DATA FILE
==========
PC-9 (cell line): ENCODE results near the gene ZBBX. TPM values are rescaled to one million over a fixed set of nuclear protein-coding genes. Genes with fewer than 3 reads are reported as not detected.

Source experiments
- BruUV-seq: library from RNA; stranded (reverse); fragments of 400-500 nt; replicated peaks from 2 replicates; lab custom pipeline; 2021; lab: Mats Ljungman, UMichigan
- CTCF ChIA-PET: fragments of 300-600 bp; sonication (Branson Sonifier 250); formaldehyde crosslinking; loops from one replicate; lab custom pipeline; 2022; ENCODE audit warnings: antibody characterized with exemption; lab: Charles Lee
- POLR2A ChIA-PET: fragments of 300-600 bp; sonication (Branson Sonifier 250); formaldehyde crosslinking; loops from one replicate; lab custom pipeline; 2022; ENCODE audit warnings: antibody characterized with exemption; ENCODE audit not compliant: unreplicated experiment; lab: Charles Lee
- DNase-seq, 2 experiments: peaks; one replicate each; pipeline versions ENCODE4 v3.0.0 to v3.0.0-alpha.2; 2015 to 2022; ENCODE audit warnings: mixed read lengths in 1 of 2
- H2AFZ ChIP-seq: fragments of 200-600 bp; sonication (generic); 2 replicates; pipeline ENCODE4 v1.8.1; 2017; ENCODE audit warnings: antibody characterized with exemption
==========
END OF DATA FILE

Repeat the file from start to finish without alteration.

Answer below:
PC-9 (cell line): ENCODE results near the gene ZBBX. TPM values are rescaled to one million over a fixed set of nuclear protein-coding genes. Genes with fewer than 3 reads are reported as not detected.

Source experiments
- BruUV-seq: library from RNA; stranded (reverse); fragments of 400-500 nt; replicated peaks from 2 replicates; lab custom pipeline; 2021; lab: Mats Ljungman, UMichigan
- CTCF ChIA-PET: fragments of 300-600 bp; sonication (Branson Sonifier 250); formaldehyde crosslinking; loops from one replicate; lab custom pipeline; 2022; ENCODE audit warnings: antibody characterized with exemption; lab: Charles Lee
- POLR2A ChIA-PET: fragments of 300-600 bp; sonication (Branson Sonifier 250); formaldehyde crosslinking; loops from one replicate; lab custom pipeline; 2022; ENCODE audit warnings: antibody characterized with exemption; ENCODE audit not compliant: unreplicated experiment; lab: Charles Lee
- DNase-seq, 2 experiments: peaks; one replicate each; pipeline versions ENCODE4 v3.0.0 to v3.0.0-alpha.2; 2015 to 2022; ENCODE audit warnings: mixed read lengths in 1 of 2
- H2AFZ ChIP-seq: fragments of 200-600 bp; sonication (generic); 2 replicates; pipeline ENCODE4 v1.8.1; 2017; ENCODE audit warnings: antibody characterized with exemption